Research into cellular senescence is at present one of the most exciting areas of the science of aging, as it is in this part of the scientific community that the first real, actual, legitimate rejuvenation therapies were discovered. These senolytic treatments, capable of selectively destroying senescent cells, are now in the process of verification in human trials. They offer the possibility of significant reversal of all inflammatory age-related disease, to a far greater degree than can be offered by any past therapy: osteoporosis; the fibrosis that drives dysfunction of the lung, heart, and kidney; neurodegenerative conditions such as Alzheimer's; atherosclerosis; and more. All of these conditions are either largely or partly caused by the accumulation of senescent cells that takes place in later life.
In the community of self-experimenters, many have chosen not to wait for the results of formal human trials. The evidence in mice from the past five years is robust and compelling; researchers have found it easy to reproduce benefits resulting from the removal of senescent cells, and have used a variety of small molecule drug families and other classes of therapy to achieve this goal. To the extent that an approach can destroy senescent cells, it works. The first generation of senolytic pharmaceuticals are both cheap and readily available, and tens of millions of older people in the US alone could benefit, given only the understanding and the proof of the first formal human data. A sweeping change is coming in what it means to be old, a great improvement in health across the board, at a very low cost per patient.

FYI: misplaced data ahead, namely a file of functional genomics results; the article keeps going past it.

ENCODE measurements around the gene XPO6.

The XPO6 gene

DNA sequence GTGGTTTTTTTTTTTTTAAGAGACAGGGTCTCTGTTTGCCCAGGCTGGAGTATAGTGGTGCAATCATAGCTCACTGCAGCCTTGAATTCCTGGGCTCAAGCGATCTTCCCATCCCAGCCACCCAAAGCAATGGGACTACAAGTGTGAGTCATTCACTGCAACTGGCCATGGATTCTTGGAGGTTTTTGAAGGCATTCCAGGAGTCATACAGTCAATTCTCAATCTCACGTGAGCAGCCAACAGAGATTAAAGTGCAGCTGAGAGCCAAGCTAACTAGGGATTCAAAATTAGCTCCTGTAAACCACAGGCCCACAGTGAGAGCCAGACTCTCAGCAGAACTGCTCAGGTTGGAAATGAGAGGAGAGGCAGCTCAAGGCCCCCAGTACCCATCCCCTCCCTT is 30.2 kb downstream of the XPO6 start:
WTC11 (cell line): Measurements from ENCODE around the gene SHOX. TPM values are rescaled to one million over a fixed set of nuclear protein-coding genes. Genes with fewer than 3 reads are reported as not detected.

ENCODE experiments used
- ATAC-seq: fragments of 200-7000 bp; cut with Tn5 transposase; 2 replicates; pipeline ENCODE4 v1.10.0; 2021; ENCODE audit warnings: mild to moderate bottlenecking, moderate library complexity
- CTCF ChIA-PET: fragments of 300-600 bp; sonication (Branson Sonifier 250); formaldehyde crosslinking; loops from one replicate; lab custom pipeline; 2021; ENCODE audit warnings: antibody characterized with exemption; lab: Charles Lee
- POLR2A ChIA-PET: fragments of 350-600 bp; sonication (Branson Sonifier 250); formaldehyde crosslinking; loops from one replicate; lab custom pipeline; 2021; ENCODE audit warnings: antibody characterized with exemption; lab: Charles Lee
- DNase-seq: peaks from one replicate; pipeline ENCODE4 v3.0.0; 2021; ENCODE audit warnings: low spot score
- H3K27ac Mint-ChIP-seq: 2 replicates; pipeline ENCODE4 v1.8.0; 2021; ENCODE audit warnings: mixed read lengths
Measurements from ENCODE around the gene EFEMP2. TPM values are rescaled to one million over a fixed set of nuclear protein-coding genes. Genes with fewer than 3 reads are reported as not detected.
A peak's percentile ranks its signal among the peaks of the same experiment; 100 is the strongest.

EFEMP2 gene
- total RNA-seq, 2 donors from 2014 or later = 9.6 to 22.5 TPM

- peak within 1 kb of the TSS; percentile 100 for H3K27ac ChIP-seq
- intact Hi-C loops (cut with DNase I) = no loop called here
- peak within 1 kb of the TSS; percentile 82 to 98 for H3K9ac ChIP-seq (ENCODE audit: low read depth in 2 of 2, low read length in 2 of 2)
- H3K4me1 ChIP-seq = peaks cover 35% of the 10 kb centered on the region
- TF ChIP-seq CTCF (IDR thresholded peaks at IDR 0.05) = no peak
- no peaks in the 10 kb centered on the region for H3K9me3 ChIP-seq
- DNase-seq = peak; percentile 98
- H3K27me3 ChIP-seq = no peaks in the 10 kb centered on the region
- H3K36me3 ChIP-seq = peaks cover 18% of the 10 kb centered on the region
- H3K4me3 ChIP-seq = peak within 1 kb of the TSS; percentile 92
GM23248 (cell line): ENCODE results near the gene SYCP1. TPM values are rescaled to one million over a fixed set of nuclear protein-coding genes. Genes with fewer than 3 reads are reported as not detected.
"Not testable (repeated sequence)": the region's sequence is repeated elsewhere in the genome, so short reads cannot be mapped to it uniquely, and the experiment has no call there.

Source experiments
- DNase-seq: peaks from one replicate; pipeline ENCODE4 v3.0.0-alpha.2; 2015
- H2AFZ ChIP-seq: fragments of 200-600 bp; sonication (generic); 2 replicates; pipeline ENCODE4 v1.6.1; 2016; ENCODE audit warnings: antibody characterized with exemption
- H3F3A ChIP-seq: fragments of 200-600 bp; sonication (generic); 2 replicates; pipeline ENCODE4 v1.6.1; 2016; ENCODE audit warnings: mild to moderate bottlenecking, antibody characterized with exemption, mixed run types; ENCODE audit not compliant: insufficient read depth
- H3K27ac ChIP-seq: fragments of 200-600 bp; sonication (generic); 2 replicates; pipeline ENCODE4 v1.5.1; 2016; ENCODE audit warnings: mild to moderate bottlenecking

Meanwhile, the scientific community is forging ahead, building the foundations for the next generation of improved senolytic therapies, capable of removing a greater fraction of senescent cells with fewer accompanying side-effects. The near future of this field is bright, as is the future of our health in later life. We are now truly entering the era of human rejuvenation, a milestone in our technological progress as a species that will not soon be forgotten.
More than two hundred scientists gathered in Montreal in July 2018 for the International Cellular Senescence Association (ICSA) Meeting to discuss the biological and medical impact of cellular senescence. In his welcoming speech, Dr. Ferbeyre summarized the key aspects that have attracted so much interest in cellular senescence including its ability to act as a tumor suppressor mechanism but also to promote aging and age-linked diseases.
One of the most exiting trends in senescence research is the concept of senolysis or the specific elimination of senescent cells. Jan Van Deursen (Mayo Clinic, USA) presented recent evidence that the elimination of senescent cells can induce regression of advanced atherosclerosis without any detectable side effects. Jennifer Hartt Elisseeff (Johns Hopkins, USA) showed that clearance of senescent cells using senolytics attenuates osteoarthritis development.
The connection between senescent cells and immune responses to injury and repair was presented. Darren Baker (Mayo Clinic, USA) presented experimental evidence that senescent cells promote neurodegeneration in mutant tau mice and their elimination attenuates disease. James Kirkland (Mayo Clinic, USA), showed that transplanting senescent cells to young mice caused frailty, diabetes, and osteoporosis, accelerating death from all causes. A cocktail of quercetin and dasatinib, a SRC-family kinase inhibitor, can kill senescent cells and revert their pathological effects both in senescent-cells transplanted young mice or in naturally aged mice, extending median life span up to 36%.